After an acute stage with inflammation is done, heat treatments can be used approximately 15 minutes each treatment session. Heat is a great way to relax stiff muscles, reduce pain and to promote healing. Standing under a hot shower is a good way to provide moist heat to the neck. Dry heat is not the best form of heat treatment and can actually cause inflammation and congestion.

A simple method of using heat is a moist towel heated in a microwave for about 10 seconds or a minute, depending on the thickness of the towel and power of the microwave. Avoid burns by checking the temperature prior to applying it to your neck.

With the advent of anatomically designed, ready made microwavable hot packs, electric as well as battery powered moist heat and infrared heating pads, treating neck pain by applying heat is easier, safer and more effective than ever.

Generally, use ice for the first day or two after an injury, and after that, use heat.

Naturally, you should try to avoid sudden or quick motions, postures that produce pain and certainly avoid any activity that caused the pain. This is a good time to review posture modifications to help neck pain.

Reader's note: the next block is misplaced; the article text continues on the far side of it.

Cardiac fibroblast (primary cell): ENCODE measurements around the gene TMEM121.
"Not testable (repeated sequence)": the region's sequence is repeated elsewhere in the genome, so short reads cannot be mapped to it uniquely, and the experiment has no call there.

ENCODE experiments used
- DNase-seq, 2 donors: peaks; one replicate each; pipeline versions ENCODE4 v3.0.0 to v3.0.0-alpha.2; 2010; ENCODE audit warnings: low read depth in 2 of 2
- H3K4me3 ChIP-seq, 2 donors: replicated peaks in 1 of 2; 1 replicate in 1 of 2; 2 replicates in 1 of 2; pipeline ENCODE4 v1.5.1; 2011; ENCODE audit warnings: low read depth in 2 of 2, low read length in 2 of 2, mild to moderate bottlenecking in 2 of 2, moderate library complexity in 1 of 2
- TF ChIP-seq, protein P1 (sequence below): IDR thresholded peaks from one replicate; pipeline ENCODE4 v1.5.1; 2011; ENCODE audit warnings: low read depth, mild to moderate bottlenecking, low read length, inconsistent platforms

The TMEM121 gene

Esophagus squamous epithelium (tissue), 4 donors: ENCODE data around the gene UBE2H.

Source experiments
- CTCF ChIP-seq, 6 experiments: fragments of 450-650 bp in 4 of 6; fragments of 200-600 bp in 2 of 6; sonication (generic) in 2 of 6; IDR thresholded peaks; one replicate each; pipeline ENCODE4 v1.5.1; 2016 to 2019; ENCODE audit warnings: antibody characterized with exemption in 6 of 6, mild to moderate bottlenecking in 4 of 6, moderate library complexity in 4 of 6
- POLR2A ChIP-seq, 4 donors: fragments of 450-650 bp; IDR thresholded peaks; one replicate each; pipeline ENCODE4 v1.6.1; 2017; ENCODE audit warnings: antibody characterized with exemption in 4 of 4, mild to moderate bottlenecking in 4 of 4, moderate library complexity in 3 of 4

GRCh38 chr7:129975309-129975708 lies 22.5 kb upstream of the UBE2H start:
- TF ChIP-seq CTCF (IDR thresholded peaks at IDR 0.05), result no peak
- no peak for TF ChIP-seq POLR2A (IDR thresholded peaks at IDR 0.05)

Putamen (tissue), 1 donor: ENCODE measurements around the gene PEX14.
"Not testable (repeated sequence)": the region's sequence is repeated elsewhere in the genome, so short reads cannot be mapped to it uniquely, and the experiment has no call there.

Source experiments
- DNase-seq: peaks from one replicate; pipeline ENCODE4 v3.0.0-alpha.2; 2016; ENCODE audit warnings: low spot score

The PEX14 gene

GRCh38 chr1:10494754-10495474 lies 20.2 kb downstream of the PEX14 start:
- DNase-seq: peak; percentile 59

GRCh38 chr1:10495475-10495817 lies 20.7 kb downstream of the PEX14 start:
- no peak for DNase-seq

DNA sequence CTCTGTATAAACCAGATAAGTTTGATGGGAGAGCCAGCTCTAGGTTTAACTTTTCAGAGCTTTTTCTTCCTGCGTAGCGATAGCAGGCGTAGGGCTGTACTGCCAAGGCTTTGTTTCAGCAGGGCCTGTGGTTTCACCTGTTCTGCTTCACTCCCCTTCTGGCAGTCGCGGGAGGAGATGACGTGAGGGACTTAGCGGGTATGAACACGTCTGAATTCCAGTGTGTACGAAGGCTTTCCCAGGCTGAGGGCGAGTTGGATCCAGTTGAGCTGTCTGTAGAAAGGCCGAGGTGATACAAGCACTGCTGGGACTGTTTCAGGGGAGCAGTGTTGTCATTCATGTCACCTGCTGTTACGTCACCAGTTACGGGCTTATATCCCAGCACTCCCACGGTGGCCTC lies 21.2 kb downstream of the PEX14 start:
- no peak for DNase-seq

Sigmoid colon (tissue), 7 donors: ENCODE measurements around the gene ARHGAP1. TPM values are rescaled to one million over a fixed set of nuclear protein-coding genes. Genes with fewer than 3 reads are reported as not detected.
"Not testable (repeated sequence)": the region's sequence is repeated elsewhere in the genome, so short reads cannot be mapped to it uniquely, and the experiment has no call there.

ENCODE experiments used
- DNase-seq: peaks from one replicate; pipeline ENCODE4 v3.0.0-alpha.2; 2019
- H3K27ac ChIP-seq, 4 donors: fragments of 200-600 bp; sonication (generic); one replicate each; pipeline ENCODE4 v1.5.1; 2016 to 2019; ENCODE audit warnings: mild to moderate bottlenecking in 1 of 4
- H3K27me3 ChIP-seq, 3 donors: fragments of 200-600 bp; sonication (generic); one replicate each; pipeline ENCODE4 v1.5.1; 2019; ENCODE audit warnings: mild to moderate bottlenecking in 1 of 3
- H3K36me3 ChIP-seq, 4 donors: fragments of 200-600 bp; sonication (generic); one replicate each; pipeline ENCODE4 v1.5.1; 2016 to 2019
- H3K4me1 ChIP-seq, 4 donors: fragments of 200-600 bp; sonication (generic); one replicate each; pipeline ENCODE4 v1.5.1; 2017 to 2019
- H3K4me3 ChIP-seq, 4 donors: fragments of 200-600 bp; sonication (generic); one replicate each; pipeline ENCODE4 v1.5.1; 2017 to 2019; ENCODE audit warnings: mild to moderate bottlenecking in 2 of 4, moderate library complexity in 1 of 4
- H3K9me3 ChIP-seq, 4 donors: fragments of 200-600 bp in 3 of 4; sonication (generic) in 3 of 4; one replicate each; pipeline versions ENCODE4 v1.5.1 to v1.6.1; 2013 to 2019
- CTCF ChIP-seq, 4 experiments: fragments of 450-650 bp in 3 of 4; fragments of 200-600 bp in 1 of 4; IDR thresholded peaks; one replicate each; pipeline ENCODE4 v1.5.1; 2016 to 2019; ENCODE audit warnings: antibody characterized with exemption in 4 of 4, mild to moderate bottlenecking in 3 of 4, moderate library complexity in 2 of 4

When resting and/or sleeping make sure your neck is supported properly to reduce strain. A relaxing position is lying on your back with a pillow under your knees and a neck roll underneath the cervical spine. This can relax the entire spinal column and provide restorative healing for the mind and body. Using a supportive pillow that is specifically designed for the neck can help you get a good night’s sleep. Be careful getting up; turn to the side using your arms to support you, pushing yourself up. Avoid heavy lifting, reaching and reading in bed.

A 2020 study in the Journal of Glaucoma found that intraocular pressure increases when reading while lying down compared with sitting. So proper ergonomics should be followed at all times, applying to musculoskeletal conditions as well as those who should avoid eye pressure increments or fluctuations.